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CS Karnan's contempt sentence not ideal way to enforce judicial discipline; SC might have opened Pandora's box

The Honourable Justice CS Karnan is in the news again.

File image of CS Karnan. Bar and Bench

File image of CS Karnan. Bar and Bench

This time, the imprisoned former Calcutta High Court judge had his request for early hearing of his bail plea denied by a division bench of the Supreme Court.

This saga doesn't seem to have an expiry date and one doubts if it will die down any time soon. As the first Justice to be charged with and convicted of contempt of the Supreme Court, Karnan will take his place in India's legal history.

For those not in the know, a quick primer: The apex court held Karnan in contempt, proceeded to strip him of judicial work and then sentenced him to six months imprisonment. Though one defers to the findings of the Supreme Court as to contempt, one point needs to be considered: Is contempt the best way for the Supreme Court to enforce discipline?

Each high court gains its authority from the Constitution and the respective statute under which it was constituted. The Supreme Court also gains its powers from the Constitution. In terms of the judges though, it is not the case that the Chief Justice of India may exercise disciplinary powers over the high court judges. The Supreme Court's disciplinary jurisdiction does not extend to the judges of the high court, they are not subordinate to it in this aspect.

The Constitution is clear: If you want to get rid of a high court judge, you have to go through the process of impeachment. In effect, Karnan was impeached. Though the apex court didn't remove him from office, one would think it would be difficult to be a judge with no work and one doubts if prison officials would find themselves in a position to make a makeshift court room in the prison barracks.

The Supreme Court, by invoking contempt jurisdiction against a sitting judge has opened what could possibly be a Pandora's box. The high court and Supreme Court judges are equal. The Chief Justice of India is first among equals. This has been an accepted proposition.

But if the Supreme Court is now opening the door to disciplining members of the higher judiciary by invoking contempt there can be many outcomes:

1) High courts have their own contempt powers. An order by a high court judge against another high court judge invoking suo motu contempt proceedings is now a real possibility. The judge may not be from the same court, but another high court.

2) High courts can also theoretically now issue contempt proceedings against Supreme Court judges. As per the rules, when it comes to contempt of court, no person is above the law.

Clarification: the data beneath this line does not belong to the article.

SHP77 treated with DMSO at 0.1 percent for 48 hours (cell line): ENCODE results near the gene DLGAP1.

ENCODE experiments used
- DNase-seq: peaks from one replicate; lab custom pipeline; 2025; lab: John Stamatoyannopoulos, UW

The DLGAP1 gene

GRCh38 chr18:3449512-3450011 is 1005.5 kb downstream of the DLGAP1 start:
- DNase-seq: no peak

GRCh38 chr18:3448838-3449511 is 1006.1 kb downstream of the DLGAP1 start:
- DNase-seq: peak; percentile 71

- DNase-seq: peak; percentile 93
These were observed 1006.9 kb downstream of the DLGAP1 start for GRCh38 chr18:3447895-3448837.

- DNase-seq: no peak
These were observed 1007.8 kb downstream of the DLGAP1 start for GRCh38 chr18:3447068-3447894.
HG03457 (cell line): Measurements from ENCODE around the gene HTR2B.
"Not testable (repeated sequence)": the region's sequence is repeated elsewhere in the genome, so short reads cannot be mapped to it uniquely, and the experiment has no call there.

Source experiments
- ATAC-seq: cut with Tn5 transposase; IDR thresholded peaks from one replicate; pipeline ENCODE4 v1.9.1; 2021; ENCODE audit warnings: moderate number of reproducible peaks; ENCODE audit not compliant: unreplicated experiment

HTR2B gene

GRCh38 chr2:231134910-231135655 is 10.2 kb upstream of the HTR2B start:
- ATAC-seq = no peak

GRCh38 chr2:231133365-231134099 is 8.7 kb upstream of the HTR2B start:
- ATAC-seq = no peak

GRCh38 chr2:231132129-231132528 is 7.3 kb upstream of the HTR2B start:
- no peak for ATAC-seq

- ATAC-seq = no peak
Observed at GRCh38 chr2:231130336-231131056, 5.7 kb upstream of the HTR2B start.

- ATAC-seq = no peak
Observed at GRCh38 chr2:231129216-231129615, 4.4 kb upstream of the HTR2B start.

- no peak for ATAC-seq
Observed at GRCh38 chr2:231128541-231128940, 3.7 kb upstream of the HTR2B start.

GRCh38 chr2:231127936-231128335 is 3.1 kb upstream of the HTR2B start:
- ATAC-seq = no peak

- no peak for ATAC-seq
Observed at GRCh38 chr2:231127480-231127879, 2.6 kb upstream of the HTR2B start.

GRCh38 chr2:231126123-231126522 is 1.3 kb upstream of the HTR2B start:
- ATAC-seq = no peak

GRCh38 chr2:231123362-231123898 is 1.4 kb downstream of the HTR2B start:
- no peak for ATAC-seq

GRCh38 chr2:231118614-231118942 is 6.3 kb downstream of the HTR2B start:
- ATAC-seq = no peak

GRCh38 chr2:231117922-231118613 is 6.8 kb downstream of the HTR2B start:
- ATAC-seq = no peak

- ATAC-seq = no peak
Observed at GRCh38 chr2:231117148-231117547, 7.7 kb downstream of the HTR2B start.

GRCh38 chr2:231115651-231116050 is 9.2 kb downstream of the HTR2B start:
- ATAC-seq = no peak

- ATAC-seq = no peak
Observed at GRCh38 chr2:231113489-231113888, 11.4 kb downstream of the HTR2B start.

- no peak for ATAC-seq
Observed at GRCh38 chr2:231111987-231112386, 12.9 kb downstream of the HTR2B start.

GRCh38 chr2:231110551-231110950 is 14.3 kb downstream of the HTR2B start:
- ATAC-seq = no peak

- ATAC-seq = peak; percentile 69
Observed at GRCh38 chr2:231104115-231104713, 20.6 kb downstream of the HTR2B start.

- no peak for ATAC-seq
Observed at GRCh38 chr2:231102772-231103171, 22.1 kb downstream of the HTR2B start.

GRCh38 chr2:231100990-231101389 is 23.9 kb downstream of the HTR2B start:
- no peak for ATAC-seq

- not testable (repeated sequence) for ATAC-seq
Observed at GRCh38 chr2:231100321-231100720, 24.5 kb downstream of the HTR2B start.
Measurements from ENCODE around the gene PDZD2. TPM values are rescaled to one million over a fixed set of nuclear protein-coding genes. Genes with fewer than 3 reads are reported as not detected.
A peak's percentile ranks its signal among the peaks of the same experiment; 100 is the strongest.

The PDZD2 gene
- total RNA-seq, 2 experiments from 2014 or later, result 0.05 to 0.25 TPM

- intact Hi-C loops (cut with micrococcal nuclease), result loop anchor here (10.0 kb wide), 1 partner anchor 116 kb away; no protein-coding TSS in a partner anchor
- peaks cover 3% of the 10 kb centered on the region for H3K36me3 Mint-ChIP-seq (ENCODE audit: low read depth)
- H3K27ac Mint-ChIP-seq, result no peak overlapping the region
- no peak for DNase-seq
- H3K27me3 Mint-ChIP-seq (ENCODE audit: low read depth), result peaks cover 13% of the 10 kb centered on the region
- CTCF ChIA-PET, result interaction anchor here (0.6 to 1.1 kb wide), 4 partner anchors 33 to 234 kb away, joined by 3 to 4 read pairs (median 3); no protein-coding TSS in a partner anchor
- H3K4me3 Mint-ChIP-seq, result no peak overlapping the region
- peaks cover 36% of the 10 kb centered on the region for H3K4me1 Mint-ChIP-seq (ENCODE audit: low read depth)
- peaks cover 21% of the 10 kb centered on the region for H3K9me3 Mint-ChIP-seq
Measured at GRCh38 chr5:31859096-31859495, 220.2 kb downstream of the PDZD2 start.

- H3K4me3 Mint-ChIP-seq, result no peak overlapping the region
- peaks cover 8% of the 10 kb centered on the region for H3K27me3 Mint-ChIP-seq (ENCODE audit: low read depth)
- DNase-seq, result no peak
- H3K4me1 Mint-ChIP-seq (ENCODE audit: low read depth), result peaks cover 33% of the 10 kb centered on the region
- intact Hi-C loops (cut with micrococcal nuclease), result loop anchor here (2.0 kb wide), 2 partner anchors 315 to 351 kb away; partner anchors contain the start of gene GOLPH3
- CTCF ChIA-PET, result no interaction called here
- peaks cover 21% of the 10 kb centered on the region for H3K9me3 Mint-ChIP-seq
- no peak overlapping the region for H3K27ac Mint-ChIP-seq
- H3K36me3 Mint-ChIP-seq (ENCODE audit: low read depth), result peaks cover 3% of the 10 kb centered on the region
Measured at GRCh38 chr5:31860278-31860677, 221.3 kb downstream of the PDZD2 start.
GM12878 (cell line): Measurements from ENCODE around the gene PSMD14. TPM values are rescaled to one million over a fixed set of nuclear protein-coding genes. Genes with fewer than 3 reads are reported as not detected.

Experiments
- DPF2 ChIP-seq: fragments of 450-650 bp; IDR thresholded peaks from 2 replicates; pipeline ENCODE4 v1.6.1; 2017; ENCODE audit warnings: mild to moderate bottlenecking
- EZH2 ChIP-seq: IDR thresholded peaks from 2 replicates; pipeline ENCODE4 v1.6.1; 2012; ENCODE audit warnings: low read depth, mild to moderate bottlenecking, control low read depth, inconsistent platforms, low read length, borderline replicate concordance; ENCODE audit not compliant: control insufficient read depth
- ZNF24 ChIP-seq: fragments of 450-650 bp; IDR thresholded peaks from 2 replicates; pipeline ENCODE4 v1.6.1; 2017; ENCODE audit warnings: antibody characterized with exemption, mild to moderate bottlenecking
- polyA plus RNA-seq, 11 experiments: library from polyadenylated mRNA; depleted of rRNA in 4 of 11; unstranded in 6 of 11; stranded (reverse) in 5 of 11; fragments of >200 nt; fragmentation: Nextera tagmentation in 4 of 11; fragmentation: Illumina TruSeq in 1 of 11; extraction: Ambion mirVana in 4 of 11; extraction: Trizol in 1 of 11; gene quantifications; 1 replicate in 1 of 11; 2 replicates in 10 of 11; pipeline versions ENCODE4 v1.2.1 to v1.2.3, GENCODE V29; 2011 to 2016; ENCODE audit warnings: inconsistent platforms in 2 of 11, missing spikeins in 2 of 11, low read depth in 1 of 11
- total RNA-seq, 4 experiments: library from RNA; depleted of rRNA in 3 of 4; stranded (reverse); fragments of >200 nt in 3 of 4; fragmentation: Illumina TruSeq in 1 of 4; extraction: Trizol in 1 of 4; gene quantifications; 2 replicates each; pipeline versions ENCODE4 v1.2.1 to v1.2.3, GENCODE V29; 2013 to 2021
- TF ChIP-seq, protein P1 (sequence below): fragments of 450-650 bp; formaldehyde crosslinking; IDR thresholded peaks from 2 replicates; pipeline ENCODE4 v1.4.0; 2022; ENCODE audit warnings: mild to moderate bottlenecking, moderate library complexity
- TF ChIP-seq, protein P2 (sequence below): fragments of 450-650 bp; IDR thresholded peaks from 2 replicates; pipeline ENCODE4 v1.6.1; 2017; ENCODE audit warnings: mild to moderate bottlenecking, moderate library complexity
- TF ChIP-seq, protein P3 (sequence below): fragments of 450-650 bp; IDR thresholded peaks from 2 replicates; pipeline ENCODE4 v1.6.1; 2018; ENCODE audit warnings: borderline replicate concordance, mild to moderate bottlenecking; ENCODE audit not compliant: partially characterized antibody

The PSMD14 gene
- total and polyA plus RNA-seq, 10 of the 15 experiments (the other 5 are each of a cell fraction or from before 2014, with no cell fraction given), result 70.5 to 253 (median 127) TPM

3) Supreme Court Justices can now initiate contempt proceedings against other apex court judges and possibly even the Chief Justice of India.

How these contempt proceedings will resolve themselves is anyone's guess, however, the door has now been opened.

Which is perhaps why systems all across the world don't allow judges to discipline other judges but leave it up to the appointing authority. Parliament has the power to remove a judge. This power can be exercised after what is a full trial before the Rajya Sabha. The judge has a right to present a statement in his defence, have counsel, submit arguments, and the Parliament orders are subject to judicial review.

But if a judge of the higher judiciary is facing contempt, he or she has few avenues.  The institution determining the legality of contempt will, more often than not, be the same institution that accuses the judge of contempt. Which makes contempt the most tricky way of enforcing judicial discipline.

The contempt powers of the apex court and the high courts are wide, derived from the Constitution and their functions as a court of record. This makes it important to find a way to ensure that these powers are exercised appropriately and within guidelines.

Stripping a judge of his powers and sending him to prison is effectively impeachment via the exercise of contempt jurisdiction. It is a new thing for the Constitution. Something the framers didn't contemplate.

There must have been a better way of dealing with the Karnan situation. A trial before Parliament may not only have seemed more fair to Karnan's supporters, but would have perhaps saved the law from this labyrinth of judges charging each other with contempt. How this situation will be resolved remains to be seen.

Updated Date: Jul 04, 2017 07:57 AM

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